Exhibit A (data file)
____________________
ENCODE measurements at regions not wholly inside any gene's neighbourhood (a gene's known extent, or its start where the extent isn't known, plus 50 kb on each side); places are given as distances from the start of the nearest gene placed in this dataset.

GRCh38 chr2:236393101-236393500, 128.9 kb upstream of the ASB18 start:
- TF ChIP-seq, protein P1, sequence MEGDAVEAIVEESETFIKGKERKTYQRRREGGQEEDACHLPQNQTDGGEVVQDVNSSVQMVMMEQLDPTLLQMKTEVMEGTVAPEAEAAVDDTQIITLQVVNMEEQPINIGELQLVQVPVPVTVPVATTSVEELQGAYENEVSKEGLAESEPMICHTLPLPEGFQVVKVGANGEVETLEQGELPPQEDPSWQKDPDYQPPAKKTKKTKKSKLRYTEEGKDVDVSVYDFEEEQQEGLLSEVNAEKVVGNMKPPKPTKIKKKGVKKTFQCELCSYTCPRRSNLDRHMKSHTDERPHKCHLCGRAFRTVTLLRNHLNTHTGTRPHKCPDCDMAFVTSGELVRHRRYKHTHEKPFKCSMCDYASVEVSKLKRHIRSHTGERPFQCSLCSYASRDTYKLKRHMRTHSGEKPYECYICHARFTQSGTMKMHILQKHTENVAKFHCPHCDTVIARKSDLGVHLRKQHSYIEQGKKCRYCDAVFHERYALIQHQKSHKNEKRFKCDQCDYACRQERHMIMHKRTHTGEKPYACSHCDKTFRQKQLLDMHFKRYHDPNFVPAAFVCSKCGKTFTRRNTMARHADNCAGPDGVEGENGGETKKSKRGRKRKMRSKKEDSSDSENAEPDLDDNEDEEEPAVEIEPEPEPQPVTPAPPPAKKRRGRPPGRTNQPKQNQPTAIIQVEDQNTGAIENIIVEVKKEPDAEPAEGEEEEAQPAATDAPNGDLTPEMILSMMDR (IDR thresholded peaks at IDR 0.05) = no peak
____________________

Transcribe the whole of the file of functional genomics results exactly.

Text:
ENCODE measurements at regions not wholly inside any gene's neighbourhood (a gene's known extent, or its start where the extent isn't known, plus 50 kb on each side); places are given as distances from the start of the nearest gene placed in this dataset.

GRCh38 chr2:236393101-236393500, 128.9 kb upstream of the ASB18 start:
- TF ChIP-seq, protein P1, sequence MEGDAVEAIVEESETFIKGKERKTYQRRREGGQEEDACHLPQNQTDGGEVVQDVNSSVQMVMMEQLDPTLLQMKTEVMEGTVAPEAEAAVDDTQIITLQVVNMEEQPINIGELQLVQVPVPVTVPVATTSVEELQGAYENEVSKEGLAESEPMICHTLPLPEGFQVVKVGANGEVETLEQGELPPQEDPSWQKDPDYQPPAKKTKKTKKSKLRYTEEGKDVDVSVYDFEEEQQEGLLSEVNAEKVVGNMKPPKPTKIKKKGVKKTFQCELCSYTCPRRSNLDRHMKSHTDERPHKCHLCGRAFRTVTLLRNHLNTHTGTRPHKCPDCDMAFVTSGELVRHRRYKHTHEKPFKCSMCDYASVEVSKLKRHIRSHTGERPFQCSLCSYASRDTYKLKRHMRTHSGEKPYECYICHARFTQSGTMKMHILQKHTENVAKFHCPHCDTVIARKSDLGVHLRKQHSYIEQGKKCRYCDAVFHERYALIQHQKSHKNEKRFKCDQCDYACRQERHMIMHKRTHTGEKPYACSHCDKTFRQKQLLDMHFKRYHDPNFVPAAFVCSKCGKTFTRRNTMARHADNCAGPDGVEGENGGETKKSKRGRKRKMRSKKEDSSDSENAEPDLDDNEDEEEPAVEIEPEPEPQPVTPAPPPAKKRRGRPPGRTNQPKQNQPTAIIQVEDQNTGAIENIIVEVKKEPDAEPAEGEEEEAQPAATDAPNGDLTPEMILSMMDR (IDR thresholded peaks at IDR 0.05) = no peak